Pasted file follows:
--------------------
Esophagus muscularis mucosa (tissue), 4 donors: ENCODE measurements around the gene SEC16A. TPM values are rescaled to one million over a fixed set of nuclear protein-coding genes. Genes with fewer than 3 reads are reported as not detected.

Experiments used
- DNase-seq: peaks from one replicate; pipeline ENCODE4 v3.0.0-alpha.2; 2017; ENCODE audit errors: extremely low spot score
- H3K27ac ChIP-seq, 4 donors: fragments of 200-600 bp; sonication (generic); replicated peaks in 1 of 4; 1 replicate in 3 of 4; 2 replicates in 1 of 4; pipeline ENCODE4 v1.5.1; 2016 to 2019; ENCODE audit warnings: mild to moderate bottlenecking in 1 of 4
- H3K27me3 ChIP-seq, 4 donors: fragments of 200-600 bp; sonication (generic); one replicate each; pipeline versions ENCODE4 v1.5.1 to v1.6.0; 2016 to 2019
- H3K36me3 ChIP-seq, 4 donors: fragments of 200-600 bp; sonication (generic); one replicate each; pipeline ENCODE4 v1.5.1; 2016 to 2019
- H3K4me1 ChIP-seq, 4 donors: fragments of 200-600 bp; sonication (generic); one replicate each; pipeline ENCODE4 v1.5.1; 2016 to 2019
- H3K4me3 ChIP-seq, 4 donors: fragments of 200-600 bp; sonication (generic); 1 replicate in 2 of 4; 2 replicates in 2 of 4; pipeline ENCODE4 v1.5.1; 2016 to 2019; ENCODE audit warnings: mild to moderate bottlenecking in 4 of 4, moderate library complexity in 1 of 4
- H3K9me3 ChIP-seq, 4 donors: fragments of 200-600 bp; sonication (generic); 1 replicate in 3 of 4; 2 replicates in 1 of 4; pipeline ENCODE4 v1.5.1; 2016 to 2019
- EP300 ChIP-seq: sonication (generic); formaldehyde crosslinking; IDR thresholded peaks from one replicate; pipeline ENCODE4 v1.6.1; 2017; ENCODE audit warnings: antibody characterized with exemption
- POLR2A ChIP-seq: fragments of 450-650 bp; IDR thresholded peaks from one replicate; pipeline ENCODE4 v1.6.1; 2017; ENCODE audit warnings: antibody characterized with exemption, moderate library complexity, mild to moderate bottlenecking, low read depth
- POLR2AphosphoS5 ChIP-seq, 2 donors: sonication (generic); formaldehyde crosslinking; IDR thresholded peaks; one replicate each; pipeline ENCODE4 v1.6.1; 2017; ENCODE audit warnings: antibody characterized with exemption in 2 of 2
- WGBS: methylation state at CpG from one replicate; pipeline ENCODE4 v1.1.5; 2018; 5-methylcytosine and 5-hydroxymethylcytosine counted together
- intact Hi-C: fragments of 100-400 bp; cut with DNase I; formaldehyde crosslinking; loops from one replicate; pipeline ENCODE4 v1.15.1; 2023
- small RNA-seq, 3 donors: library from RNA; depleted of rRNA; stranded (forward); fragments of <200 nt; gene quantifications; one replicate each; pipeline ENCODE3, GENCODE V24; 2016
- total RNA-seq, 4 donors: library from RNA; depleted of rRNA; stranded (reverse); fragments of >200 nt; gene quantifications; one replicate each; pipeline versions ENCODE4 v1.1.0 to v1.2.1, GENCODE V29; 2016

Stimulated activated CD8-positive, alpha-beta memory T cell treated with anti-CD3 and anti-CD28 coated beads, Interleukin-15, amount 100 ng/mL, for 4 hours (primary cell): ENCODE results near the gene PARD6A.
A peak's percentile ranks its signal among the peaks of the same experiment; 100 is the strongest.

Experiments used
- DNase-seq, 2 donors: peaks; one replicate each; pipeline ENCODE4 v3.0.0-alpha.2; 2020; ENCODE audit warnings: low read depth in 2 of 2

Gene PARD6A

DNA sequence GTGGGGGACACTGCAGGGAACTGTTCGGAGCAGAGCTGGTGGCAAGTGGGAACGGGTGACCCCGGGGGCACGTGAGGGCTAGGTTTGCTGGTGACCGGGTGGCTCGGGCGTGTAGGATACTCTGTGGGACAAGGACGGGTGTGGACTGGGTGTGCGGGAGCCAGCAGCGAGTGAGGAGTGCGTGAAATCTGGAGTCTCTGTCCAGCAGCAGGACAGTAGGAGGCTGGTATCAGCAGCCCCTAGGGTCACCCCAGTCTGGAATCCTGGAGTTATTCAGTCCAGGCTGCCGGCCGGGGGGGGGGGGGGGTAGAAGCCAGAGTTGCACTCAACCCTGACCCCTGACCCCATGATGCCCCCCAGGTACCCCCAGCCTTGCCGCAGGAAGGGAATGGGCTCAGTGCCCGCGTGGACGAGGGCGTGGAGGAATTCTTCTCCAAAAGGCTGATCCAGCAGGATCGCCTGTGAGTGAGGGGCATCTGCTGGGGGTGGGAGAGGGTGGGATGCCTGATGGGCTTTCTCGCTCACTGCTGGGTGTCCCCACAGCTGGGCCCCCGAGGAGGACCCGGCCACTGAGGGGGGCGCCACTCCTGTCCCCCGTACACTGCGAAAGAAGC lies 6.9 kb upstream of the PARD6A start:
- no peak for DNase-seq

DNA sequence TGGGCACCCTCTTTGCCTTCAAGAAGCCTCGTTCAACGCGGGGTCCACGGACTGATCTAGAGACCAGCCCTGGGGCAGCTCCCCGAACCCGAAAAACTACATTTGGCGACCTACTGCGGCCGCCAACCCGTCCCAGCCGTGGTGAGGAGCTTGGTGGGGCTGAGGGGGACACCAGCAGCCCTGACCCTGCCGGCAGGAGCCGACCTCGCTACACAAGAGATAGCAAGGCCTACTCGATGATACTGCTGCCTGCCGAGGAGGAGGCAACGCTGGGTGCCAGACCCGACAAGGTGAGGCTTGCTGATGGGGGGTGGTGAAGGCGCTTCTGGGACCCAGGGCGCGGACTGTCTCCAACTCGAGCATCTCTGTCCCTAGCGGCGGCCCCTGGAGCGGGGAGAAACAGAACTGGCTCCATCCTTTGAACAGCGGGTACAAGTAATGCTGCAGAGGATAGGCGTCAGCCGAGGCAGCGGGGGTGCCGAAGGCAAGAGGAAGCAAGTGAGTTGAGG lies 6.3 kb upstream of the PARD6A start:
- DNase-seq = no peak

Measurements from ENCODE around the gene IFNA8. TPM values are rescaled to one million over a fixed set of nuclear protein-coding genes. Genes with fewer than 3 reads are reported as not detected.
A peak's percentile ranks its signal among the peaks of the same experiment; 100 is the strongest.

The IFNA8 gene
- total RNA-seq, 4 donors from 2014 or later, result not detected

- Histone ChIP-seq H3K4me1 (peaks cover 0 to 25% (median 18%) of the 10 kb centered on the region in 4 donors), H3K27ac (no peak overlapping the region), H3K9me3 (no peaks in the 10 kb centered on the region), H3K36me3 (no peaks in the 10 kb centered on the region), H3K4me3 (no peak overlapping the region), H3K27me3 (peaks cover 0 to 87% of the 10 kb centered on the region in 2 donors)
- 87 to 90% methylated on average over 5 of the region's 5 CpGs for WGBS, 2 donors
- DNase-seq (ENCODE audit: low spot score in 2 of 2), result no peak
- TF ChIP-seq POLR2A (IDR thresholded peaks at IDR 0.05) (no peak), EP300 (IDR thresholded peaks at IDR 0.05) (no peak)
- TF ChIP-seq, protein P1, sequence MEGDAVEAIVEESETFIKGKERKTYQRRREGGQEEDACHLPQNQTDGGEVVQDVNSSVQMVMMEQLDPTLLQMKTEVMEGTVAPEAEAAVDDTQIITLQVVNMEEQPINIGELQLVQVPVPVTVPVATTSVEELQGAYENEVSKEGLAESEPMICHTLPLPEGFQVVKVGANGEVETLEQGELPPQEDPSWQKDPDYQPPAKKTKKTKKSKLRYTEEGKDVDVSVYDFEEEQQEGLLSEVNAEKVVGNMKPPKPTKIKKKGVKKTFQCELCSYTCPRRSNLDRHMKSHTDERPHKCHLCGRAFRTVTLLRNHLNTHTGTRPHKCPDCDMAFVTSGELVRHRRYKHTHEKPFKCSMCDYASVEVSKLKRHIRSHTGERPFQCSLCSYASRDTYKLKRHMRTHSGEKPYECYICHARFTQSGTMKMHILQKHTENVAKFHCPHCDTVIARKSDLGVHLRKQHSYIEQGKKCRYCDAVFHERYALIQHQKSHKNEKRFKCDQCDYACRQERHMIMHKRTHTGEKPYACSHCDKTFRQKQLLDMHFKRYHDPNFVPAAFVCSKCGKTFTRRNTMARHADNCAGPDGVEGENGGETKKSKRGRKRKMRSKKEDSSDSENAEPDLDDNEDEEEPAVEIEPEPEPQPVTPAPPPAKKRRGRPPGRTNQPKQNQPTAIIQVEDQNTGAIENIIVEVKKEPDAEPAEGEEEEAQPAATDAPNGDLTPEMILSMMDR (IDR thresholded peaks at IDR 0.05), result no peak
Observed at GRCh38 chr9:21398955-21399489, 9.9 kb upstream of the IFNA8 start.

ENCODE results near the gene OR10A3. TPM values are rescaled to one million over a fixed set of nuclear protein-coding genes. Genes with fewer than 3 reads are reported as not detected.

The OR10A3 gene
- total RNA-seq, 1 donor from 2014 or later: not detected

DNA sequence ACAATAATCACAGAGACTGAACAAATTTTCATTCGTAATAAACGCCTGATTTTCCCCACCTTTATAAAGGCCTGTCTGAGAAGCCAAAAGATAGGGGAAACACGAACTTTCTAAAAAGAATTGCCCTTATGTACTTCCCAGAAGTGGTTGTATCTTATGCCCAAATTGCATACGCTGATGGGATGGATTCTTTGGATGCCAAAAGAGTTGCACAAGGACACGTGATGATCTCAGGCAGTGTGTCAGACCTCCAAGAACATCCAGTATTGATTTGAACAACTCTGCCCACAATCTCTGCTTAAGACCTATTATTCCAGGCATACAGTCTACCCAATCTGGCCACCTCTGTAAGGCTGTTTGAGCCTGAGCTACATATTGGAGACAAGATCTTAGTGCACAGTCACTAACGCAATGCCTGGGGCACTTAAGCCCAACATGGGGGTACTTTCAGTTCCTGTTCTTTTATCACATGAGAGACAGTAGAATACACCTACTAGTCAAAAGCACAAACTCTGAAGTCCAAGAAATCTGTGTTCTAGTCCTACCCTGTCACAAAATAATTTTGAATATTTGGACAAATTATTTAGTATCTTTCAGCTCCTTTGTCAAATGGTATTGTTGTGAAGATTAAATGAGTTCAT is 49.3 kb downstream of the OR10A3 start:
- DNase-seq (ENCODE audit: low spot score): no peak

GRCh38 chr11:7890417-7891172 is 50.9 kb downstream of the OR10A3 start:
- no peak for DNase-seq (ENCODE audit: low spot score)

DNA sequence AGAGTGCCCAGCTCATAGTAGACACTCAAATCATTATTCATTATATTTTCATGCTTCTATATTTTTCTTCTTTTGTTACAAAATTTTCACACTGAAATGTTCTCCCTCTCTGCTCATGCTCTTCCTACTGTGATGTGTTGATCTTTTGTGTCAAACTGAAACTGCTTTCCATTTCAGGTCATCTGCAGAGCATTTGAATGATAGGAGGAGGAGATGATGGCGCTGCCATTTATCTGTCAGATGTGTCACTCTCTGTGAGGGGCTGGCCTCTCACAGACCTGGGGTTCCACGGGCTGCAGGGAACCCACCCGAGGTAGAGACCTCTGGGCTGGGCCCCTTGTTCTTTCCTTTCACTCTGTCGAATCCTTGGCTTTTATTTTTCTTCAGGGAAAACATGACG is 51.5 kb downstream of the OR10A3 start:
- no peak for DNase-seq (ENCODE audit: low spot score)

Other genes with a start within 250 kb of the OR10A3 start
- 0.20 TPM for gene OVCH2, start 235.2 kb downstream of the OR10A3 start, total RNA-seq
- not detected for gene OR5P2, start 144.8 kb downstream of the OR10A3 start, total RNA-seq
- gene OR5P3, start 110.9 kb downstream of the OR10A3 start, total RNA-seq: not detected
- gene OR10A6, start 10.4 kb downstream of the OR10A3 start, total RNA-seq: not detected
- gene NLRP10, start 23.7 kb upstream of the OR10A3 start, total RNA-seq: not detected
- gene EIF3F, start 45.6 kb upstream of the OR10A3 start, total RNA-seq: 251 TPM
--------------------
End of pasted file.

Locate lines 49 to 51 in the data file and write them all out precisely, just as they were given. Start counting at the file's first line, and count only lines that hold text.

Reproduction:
- gene OR10A6, start 10.4 kb downstream of the OR10A3 start, total RNA-seq: not detected
- gene NLRP10, start 23.7 kb upstream of the OR10A3 start, total RNA-seq: not detected
- gene EIF3F, start 45.6 kb upstream of the OR10A3 start, total RNA-seq: 251 TPM